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Director Spotlight: David Cronenberg (Part 2)

This post serves as the second part of Noah's David Cronenberg career retrospective. For recaps of the director's pre-1986 films, check out part 1.

The Second Wave: The Fly (1986) & Dead Ringers (1988)

This portion of Cronenberg’s career is viewed by many as his very best, and with good reason. These two movies are both highly acclaimed and demonstrate his best qualities in spades. By this point, David had graduated from B-horror and low-grade special effects into the best that the industry had to offer. These movies are conceived thoughtfully, paced perfectly, and executed carefully.

The Fly (1986)

The Fly is the film most quickly associated with Cronenberg, and it’s easy to see why. Despite, and possibly exactly because of, the plot’s simplicity, (the main character accidentally teleports himself with a fly, they fuse, and he slowly turns into the “Brundle-fly”) the movie is able to focus keenly on the human condition. We watch Seth Brundle’s (Jeff Goldblum) newfound ability dissolve to disability in front of our eyes, and, even more tragically, the eyes of his love, journalist Ronnie Quaife (Geena Davis). Whether Brundle’s metamorphosis represents disease or aging or nothing profound at all, it serves as a vessel for one of the most deeply romantic and sympathetic stories not only in horror, but in all of film.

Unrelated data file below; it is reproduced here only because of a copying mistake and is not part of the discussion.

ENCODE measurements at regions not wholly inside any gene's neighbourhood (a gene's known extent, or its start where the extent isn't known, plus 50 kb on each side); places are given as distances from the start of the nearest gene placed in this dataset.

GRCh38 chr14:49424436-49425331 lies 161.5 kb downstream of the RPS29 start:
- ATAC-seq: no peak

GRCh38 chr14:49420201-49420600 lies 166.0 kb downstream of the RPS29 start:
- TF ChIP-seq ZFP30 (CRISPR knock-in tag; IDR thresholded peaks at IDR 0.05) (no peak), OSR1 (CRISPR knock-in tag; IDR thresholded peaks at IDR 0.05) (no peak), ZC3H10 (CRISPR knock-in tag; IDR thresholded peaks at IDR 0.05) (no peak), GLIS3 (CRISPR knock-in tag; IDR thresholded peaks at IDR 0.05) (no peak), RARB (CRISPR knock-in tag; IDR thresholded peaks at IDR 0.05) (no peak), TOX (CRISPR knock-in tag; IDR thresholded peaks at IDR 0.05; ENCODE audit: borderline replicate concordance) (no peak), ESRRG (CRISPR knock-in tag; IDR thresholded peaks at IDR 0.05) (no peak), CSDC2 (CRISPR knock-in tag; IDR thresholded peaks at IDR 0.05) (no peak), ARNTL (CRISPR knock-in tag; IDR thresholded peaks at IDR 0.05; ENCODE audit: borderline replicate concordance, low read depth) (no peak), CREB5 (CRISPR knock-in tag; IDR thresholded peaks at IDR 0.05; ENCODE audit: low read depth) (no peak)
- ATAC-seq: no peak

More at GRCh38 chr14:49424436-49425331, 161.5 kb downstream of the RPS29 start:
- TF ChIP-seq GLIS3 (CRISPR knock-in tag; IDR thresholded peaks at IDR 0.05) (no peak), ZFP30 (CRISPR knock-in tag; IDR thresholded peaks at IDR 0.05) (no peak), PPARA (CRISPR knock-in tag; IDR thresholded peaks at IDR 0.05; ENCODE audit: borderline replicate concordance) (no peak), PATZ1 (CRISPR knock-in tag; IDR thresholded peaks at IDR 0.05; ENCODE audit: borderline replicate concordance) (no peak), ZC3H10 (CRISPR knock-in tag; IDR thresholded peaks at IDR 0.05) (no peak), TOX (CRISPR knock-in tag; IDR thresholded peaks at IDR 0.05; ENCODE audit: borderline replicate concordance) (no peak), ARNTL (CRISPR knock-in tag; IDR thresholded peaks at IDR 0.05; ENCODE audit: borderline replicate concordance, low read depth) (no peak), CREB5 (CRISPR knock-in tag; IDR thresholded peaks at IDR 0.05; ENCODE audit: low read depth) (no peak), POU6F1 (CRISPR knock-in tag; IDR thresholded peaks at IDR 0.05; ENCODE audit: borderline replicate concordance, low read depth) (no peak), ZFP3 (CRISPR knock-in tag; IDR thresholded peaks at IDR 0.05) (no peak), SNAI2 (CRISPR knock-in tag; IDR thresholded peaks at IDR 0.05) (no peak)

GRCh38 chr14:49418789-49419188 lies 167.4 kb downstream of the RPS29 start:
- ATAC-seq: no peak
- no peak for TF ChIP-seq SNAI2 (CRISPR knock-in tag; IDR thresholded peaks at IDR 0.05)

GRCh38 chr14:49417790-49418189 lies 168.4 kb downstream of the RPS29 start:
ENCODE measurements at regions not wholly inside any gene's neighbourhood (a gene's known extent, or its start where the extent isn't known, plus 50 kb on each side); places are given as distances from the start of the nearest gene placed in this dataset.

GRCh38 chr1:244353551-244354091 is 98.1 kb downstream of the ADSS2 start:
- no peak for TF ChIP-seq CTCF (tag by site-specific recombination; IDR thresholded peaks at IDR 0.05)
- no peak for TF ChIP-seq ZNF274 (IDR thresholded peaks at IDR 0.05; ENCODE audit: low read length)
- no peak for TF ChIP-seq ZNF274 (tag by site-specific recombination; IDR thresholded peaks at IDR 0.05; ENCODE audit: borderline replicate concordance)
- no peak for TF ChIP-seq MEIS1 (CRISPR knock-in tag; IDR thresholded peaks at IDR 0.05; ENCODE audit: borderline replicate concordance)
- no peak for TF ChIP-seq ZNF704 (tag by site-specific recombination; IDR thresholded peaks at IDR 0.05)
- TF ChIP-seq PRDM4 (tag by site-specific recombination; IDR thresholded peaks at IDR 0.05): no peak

Brundle and Quaife are among the most fleshed-out characters in Cronenberg’s oeuvre. There are only three major characters in the movie, so the duo have plenty of room to develop. They share quick wit, curiosity, and easy charm. But their dynamic is piteous: Brundle, cursed by fate; Quaife, doubly cursed by love and repulsion. Their tangible chemistry exceeds most explicitly romantic movies, as observed by fellow BFB writer Jack Siddall in this essay. It’s almost reminiscent of a stage play, aided by the uncharacteristically lavish score, enormous set pieces, and meaty costumes.